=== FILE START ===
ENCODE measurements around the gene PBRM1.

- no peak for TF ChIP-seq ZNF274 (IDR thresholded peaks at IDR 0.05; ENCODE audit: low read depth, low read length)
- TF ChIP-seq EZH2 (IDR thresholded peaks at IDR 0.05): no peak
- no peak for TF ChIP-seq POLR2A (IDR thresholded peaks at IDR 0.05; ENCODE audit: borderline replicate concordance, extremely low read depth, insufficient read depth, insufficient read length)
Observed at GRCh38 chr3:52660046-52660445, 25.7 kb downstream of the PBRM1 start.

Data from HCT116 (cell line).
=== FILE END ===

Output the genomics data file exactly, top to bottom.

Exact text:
ENCODE measurements around the gene PBRM1.

- no peak for TF ChIP-seq ZNF274 (IDR thresholded peaks at IDR 0.05; ENCODE audit: low read depth, low read length)
- TF ChIP-seq EZH2 (IDR thresholded peaks at IDR 0.05): no peak
- no peak for TF ChIP-seq POLR2A (IDR thresholded peaks at IDR 0.05; ENCODE audit: borderline replicate concordance, extremely low read depth, insufficient read depth, insufficient read length)
Observed at GRCh38 chr3:52660046-52660445, 25.7 kb downstream of the PBRM1 start.

Data from HCT116 (cell line).